Floods are one of the most common and destructive natural disasters. According to the World Health Organization, flooding affected more than 2 billion people worldwide between 1998 and 2017. Homes and businesses near the coast are not the only structures that experience floods. Flash floods can occur due to excessive rainfall that causes rivers, streams or channels to rise, while river floods can occur when snow melt forces a river to exceed its capacity. To protect against this danger, flood insurance is available for both personal and commercial locations.
With flood insurance, home and business owners can protect their properties from the damaging effects of water. What is flood insurance, exactly? It is a specialized type of insurance coverage that protects against property loss caused by flooding. Both residential and commercial flooding policies exist, each offering different terms and limits. Flooding not only impacts high-risk areas of the U.S. According to the Insurance Information Institute (III), 90 percent of natural disasters in the United States involve flooding, and floods often reach low and moderate risk areas. Learn more about flood damage and what a flood insurance policy generally covers.
Flood Insurance Coverage
Flood insurance is generally a standalone policy designed to protect a home or building and its belongings from flood damage. While everyone that owns property should have flood insurance, it is not always a requirement. Some mortgage lenders will require a property owner to have flood insurance if they purchase a home or business that faces a high risk of flooding. According to the Federal Emergency Management Agency (FEMA), all 50 states have experienced floods, and an estimated 20 percent of all claims handled by FEMA are derived from low- to moderate-risk regions.
Home and business owners can maintain peace of mind that their properties and belongings are protected from the unknown with flood insurance. Flood insurance policies generally cover the following:
Flood insurance protects the physical structure of a home or building, as well as its foundation. A standard policy will also cover all electrical and plumbing systems, heating and cooling systems, and detached garages. However, other detached structures require a separate policy. Building property coverage also covers most types of built-ins, such as attached bookcases, paneling and cabinets.
If a physical property or other covered items under building coverage is damaged by flooding, the insurance company will generally pay out on a replacement cost basis. This means that the insurance company would pay out what it would cost to repair the home or building. However, some types of properties factor in depreciation, such as a vacation home, which pays out the actual cash value.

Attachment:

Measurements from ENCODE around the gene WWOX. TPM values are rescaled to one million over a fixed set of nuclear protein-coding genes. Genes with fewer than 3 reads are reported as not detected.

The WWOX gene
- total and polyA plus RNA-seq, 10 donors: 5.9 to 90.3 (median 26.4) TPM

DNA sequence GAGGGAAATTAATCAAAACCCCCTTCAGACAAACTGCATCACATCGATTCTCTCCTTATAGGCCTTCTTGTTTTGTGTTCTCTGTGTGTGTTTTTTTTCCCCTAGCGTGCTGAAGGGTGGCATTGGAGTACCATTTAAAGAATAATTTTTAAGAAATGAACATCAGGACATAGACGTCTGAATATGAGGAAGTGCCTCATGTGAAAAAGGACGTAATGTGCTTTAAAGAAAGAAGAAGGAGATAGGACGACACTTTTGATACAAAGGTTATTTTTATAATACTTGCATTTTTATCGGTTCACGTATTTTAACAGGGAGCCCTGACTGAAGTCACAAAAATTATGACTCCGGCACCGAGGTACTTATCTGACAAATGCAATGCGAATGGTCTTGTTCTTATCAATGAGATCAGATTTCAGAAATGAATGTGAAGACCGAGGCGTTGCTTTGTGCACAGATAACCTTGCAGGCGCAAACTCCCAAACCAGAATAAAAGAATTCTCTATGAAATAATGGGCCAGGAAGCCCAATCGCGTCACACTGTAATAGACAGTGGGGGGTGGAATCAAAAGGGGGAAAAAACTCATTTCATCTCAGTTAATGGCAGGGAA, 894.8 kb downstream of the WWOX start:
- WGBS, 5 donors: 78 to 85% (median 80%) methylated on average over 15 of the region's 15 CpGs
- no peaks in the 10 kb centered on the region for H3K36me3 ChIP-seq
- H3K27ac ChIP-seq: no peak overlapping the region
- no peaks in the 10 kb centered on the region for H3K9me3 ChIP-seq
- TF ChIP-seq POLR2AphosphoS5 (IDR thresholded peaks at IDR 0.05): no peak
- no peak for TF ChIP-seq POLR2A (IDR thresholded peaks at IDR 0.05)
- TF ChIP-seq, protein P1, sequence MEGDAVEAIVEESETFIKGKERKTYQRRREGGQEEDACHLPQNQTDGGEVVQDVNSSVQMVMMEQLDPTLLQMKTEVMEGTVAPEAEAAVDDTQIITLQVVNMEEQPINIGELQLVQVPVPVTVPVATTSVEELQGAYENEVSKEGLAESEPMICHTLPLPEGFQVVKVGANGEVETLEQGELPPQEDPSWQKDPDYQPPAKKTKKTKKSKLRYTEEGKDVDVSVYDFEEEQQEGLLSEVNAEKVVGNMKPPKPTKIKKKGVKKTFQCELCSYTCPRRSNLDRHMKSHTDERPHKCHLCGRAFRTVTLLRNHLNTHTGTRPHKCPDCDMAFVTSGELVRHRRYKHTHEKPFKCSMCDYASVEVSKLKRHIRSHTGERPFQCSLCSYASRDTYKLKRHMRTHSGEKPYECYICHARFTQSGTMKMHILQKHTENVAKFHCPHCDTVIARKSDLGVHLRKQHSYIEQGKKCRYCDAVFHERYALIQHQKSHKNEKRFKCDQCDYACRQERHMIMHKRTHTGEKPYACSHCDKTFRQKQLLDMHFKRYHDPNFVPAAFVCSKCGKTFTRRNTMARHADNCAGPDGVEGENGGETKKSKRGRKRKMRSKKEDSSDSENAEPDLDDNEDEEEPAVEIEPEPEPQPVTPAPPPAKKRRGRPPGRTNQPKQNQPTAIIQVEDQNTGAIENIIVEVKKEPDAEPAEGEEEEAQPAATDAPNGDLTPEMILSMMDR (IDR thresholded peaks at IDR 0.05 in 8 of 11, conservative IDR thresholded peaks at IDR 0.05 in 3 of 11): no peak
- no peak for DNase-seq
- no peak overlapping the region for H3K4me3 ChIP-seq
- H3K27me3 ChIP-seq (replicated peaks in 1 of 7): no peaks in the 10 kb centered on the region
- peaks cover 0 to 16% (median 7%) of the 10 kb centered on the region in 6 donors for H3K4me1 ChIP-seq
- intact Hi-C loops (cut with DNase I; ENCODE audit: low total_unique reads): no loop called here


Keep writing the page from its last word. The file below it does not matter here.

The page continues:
In addition to covering the structure itself, flood insurance also covers the possessions inside the property. This includes belongings like electronics, furniture, clothing, and curtains. Some policies will also cover portable appliances, such as refrigerators, freezers, and the food inside of them. Standard flood insurance policies may cover certain types of valuables up to a specified limit, such as artwork.
Personal contents coverage typically pays out on an actual cash value basis, and depreciation is taken into consideration when determining a value. While flood insurance covers a wide range of items, there are certain things contents coverage will not cover. This includes items that have moisture or mold damage that could have been avoided by the homeowner. Contents coverage also does not cover currency, precious metals, outdoor property like decks, patios, fences, hot tubs, pools, and septic systems, as well as cars and other self-propelled vehicles.
Flooding From Pipes
When most people think of flooding, they envision a natural disaster causing water to seep into a home or building. However, flooding can originate inside a property, such as when a pipe suddenly bursts. Pipes in a home or building can burst for a wide range of reasons, such as when exposed to extremely cold temperatures causing the water to turn to ice, which increases the pressure in the pipes. Pipes can also burst due to weak joints and the excess pressure inside the pipe can force water through the side of the pipe wall.
Flooding from pipes is covered under most standard insurance policies. However, not all types of water-related home accidents are covered under flood insurance. For example, water and seepage from drain or sewer backups, or from a sump pump that overflows, is not generally covered by a flood.
Reach Out To An Experienced Personal Insurance Agency
It is important to remember that most standard homeowners insurance policies, as well as business policies, do not cover damage from flooding. While these insurance policies may cover certain types of water damage, such as damage from overflowing toilets and tubs, only flood insurance covers water damage from natural disasters. To learn more about flood insurance or to acquire a policy, reach out to the insurance experts at JMG Insurance Corp today.